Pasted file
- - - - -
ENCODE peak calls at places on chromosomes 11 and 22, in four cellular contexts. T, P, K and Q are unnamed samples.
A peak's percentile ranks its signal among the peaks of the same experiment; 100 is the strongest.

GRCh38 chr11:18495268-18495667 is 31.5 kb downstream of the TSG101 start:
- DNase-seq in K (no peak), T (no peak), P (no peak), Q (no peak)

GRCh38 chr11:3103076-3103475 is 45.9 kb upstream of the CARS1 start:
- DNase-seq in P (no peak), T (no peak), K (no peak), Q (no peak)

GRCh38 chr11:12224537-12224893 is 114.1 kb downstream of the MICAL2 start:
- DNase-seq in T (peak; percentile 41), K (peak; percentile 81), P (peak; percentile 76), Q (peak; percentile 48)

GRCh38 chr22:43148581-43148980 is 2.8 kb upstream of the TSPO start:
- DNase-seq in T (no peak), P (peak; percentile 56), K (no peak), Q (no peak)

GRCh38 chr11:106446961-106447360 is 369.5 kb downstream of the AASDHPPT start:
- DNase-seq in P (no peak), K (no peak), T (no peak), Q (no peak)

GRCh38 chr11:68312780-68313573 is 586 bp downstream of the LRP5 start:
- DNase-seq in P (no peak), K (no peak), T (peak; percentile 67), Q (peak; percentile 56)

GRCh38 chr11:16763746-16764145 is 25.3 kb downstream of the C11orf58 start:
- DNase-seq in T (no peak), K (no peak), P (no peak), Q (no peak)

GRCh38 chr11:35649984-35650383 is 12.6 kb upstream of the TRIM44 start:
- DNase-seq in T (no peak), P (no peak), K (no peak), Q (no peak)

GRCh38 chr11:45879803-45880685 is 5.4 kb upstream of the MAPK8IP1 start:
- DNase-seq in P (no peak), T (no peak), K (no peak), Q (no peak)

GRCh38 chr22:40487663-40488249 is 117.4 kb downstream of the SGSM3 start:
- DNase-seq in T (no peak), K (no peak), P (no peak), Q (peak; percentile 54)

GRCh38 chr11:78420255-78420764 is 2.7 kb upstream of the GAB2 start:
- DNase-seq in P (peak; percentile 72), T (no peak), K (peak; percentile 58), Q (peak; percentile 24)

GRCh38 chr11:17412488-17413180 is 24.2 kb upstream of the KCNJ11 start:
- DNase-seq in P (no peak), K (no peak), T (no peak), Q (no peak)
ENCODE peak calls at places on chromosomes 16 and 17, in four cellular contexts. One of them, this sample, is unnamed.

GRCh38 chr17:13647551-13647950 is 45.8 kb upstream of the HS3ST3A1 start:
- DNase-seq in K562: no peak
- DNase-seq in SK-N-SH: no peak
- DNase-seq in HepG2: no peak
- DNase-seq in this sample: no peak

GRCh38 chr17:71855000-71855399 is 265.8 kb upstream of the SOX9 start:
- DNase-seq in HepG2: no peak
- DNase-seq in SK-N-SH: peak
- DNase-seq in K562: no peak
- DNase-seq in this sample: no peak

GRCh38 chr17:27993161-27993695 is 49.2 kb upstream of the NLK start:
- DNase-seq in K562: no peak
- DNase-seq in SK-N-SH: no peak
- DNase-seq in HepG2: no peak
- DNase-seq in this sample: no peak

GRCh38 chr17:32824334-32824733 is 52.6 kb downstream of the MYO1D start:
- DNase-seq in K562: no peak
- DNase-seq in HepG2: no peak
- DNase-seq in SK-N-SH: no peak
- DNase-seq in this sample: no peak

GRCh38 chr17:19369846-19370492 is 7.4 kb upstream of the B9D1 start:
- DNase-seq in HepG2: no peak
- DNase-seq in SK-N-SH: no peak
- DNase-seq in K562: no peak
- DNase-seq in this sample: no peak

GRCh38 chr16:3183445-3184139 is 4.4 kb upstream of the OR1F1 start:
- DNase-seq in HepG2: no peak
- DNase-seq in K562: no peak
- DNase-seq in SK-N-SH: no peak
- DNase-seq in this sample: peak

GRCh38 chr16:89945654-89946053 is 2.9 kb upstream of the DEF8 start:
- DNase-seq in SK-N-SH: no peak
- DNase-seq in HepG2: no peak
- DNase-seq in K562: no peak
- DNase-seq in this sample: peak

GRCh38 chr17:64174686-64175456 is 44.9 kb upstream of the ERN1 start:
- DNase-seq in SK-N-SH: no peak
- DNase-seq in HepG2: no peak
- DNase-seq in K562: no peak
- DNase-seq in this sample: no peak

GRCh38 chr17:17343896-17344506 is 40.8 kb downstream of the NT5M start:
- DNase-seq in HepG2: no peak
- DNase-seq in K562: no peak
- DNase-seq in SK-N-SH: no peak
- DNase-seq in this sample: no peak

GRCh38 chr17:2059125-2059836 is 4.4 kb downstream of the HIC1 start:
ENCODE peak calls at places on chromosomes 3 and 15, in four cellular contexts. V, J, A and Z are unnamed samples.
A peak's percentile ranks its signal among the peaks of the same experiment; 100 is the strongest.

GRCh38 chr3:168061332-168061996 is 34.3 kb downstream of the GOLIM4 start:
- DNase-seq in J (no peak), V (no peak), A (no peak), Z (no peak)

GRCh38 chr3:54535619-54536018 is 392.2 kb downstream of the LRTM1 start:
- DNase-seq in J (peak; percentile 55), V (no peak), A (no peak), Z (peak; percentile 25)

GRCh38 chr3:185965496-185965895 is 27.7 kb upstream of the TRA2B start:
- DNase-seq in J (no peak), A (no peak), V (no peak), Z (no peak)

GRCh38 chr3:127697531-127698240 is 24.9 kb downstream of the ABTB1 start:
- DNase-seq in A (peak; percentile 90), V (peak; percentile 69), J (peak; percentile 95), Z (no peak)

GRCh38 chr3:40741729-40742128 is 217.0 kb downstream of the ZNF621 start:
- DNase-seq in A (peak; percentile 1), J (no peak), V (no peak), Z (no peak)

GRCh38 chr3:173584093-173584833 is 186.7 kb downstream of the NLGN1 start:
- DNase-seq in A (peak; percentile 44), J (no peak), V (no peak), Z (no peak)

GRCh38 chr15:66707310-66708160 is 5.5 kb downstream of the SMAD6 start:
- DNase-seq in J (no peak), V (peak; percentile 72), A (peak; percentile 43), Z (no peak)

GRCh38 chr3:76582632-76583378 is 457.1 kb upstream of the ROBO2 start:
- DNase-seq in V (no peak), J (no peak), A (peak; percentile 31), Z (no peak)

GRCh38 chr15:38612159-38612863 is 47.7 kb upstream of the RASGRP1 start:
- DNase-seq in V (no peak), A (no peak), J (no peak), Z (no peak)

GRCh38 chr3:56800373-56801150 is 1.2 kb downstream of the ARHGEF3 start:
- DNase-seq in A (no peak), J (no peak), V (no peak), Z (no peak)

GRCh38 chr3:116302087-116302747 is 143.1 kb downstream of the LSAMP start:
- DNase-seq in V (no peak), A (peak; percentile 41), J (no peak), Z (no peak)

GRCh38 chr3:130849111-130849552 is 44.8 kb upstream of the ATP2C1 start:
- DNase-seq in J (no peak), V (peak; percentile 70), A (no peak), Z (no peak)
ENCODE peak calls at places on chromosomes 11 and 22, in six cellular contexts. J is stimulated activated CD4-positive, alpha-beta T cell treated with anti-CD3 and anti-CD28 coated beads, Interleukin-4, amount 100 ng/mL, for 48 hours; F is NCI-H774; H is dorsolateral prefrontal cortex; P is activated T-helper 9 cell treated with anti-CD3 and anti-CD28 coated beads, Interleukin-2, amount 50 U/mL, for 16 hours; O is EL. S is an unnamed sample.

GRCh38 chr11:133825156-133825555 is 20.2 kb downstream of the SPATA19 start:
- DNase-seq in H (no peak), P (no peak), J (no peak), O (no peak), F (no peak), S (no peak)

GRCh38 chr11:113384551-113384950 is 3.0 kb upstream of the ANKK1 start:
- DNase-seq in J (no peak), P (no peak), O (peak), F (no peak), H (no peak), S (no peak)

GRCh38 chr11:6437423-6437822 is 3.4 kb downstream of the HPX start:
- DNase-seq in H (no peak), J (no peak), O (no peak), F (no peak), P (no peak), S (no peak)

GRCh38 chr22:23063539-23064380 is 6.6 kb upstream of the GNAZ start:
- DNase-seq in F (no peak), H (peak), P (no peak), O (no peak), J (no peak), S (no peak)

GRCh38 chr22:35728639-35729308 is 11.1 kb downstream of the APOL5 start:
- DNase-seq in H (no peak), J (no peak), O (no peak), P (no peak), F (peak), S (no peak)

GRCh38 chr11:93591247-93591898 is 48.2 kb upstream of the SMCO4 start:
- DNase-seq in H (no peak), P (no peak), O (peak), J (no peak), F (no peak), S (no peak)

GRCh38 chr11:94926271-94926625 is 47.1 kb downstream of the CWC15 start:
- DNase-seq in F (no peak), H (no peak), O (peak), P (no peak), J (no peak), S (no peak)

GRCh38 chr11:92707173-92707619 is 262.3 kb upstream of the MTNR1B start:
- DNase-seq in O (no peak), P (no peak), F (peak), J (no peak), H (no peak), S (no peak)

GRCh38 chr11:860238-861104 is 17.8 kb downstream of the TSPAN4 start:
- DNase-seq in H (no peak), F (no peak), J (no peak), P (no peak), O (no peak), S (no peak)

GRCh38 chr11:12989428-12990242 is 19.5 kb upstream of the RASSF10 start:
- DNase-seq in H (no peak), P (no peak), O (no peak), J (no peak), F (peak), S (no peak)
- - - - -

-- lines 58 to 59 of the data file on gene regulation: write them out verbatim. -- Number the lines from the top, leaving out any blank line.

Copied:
GRCh38 chr16:89945654-89946053 is 2.9 kb upstream of the DEF8 start:
- DNase-seq in SK-N-SH: no peak